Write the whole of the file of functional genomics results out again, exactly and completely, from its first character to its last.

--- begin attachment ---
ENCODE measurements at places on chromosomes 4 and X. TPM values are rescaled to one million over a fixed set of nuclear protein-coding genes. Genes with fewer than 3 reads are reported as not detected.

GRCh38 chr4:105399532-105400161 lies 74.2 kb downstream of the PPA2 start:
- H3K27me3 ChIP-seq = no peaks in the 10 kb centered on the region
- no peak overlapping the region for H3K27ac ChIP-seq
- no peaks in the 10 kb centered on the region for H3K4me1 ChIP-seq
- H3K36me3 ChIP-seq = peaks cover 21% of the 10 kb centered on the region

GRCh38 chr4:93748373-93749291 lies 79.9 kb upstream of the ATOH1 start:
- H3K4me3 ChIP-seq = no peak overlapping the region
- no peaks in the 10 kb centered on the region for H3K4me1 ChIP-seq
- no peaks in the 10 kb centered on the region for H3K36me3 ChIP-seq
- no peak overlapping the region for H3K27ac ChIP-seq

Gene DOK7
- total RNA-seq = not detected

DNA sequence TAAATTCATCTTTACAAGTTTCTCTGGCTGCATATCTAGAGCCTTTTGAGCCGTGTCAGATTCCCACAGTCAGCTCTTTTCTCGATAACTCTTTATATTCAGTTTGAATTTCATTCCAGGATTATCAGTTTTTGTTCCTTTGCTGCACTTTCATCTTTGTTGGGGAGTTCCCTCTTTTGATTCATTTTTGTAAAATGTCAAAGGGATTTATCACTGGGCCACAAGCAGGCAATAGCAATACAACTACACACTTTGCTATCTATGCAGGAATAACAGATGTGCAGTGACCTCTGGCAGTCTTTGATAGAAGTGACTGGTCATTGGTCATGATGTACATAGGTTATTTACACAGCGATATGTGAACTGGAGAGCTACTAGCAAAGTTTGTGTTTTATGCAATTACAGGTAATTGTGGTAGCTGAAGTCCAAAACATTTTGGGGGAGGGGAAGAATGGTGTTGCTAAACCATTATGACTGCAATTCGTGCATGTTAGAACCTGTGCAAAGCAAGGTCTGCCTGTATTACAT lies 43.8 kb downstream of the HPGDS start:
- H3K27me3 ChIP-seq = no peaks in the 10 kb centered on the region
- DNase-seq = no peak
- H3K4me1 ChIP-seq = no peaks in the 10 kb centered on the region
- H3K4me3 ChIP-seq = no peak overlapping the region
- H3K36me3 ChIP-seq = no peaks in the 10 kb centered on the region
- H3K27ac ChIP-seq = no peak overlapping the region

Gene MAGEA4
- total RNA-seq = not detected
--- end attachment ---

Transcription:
ENCODE measurements at places on chromosomes 4 and X. TPM values are rescaled to one million over a fixed set of nuclear protein-coding genes. Genes with fewer than 3 reads are reported as not detected.

GRCh38 chr4:105399532-105400161 lies 74.2 kb downstream of the PPA2 start:
- H3K27me3 ChIP-seq = no peaks in the 10 kb centered on the region
- no peak overlapping the region for H3K27ac ChIP-seq
- no peaks in the 10 kb centered on the region for H3K4me1 ChIP-seq
- H3K36me3 ChIP-seq = peaks cover 21% of the 10 kb centered on the region

GRCh38 chr4:93748373-93749291 lies 79.9 kb upstream of the ATOH1 start:
- H3K4me3 ChIP-seq = no peak overlapping the region
- no peaks in the 10 kb centered on the region for H3K4me1 ChIP-seq
- no peaks in the 10 kb centered on the region for H3K36me3 ChIP-seq
- no peak overlapping the region for H3K27ac ChIP-seq

Gene DOK7
- total RNA-seq = not detected

DNA sequence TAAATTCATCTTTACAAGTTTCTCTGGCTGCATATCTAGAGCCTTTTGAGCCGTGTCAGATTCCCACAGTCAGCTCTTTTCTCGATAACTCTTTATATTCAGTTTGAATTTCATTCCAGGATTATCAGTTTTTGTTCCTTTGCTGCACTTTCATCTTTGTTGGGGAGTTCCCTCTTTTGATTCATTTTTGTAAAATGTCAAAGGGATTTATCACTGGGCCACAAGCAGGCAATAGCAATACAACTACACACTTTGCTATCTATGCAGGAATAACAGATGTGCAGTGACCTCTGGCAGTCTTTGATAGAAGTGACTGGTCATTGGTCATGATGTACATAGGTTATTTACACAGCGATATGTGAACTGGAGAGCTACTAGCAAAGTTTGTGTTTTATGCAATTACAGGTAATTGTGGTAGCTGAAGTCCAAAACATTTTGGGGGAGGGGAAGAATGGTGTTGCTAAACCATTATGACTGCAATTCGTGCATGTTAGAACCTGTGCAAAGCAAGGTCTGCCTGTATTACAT lies 43.8 kb downstream of the HPGDS start:
- H3K27me3 ChIP-seq = no peaks in the 10 kb centered on the region
- DNase-seq = no peak
- H3K4me1 ChIP-seq = no peaks in the 10 kb centered on the region
- H3K4me3 ChIP-seq = no peak overlapping the region
- H3K36me3 ChIP-seq = no peaks in the 10 kb centered on the region
- H3K27ac ChIP-seq = no peak overlapping the region

Gene MAGEA4
- total RNA-seq = not detected